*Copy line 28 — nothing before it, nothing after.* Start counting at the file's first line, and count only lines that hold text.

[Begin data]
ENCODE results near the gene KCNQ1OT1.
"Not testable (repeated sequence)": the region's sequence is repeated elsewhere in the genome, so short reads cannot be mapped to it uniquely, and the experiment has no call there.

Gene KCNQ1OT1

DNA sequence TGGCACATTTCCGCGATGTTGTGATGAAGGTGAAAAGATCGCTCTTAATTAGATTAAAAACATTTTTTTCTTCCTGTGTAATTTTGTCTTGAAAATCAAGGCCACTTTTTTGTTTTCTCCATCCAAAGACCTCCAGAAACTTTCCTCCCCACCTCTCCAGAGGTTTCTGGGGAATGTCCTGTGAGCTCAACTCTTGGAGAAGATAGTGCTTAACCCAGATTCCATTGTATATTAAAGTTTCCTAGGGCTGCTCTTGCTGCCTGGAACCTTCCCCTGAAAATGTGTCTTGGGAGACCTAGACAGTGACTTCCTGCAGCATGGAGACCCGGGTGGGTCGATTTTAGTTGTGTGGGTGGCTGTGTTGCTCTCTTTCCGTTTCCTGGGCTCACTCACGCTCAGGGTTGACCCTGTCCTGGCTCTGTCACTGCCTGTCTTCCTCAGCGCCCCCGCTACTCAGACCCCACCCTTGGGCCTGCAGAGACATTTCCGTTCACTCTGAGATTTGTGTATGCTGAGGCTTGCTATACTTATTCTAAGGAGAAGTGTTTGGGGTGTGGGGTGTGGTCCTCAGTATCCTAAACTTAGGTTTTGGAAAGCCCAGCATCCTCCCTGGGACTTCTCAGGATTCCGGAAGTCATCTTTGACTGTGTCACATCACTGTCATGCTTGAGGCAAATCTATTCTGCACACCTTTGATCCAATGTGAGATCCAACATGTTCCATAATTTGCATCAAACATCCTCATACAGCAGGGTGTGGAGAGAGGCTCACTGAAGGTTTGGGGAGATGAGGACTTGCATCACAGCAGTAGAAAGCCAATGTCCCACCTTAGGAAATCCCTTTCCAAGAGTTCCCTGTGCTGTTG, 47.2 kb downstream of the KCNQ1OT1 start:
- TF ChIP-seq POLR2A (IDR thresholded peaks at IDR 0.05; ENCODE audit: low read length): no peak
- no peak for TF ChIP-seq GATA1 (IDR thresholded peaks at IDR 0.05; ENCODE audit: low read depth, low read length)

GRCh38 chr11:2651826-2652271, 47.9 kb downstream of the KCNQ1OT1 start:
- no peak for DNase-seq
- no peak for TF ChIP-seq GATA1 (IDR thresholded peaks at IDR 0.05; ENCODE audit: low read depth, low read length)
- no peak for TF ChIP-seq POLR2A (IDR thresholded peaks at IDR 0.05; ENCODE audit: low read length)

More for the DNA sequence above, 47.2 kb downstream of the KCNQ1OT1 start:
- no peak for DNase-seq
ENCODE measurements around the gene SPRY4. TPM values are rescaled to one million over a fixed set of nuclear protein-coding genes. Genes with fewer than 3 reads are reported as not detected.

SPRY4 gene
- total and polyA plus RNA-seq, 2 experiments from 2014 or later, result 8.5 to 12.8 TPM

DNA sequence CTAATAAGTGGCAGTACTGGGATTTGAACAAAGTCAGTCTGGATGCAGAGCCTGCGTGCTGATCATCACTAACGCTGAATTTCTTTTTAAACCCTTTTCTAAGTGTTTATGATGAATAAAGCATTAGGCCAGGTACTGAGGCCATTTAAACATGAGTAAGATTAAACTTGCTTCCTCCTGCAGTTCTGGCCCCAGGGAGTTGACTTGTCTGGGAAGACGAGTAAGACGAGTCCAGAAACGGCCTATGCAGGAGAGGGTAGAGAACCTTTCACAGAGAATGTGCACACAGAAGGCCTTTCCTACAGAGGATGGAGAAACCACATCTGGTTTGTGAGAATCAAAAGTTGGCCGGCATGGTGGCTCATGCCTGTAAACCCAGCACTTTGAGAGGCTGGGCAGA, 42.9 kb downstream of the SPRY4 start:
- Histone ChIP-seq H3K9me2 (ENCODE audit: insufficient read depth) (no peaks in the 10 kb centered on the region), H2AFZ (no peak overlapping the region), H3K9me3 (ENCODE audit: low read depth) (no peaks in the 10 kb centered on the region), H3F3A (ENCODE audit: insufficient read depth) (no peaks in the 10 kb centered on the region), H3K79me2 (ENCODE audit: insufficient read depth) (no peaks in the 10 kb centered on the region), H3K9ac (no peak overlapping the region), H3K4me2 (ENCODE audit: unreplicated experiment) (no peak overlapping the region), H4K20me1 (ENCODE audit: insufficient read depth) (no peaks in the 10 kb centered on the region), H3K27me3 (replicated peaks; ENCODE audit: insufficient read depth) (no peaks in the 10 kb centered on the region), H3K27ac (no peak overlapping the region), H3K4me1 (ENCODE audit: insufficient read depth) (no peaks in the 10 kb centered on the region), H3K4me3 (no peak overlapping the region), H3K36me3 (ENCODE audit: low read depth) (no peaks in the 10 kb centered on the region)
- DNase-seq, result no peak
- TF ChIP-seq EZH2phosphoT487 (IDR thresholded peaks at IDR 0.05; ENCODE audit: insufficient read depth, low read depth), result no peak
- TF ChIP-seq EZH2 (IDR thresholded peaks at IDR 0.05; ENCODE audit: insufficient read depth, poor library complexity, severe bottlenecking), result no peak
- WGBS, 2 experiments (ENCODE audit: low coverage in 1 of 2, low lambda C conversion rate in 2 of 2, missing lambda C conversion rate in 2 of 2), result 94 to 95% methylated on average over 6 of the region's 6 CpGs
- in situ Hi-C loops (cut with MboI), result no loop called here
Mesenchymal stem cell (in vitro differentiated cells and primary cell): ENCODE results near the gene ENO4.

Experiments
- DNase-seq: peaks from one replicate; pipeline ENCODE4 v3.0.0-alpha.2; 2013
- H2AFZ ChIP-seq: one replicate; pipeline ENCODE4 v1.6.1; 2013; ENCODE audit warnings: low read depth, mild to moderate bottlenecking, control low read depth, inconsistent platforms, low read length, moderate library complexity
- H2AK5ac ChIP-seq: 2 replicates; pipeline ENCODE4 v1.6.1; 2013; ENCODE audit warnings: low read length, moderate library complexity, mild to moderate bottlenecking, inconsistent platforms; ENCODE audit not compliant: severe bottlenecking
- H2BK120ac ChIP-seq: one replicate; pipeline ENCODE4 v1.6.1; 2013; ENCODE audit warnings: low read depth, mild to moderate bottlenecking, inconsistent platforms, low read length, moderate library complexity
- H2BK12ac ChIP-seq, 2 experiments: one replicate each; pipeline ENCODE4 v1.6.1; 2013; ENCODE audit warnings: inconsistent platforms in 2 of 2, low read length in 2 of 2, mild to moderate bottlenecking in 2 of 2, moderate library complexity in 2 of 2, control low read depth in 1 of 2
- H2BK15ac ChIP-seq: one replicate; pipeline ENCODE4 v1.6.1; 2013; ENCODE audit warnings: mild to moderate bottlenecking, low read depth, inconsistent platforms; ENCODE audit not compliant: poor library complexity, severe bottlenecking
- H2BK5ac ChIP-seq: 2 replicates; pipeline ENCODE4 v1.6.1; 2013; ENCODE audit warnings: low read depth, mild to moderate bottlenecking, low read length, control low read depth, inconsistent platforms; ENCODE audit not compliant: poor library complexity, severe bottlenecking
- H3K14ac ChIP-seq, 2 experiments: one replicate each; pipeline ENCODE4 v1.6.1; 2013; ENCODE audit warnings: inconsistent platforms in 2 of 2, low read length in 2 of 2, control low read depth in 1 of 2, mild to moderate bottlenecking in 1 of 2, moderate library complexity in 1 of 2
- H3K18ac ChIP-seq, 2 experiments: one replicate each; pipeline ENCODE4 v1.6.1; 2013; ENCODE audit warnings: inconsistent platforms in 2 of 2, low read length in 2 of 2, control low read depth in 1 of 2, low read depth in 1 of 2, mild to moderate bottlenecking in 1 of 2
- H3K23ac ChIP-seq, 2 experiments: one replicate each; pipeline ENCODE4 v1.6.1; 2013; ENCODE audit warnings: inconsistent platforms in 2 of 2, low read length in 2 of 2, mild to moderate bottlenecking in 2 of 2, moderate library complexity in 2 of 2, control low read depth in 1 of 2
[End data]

- H2BK120ac ChIP-seq: one replicate; pipeline ENCODE4 v1.6.1; 2013; ENCODE audit warnings: low read depth, mild to moderate bottlenecking, inconsistent platforms, low read length, moderate library complexity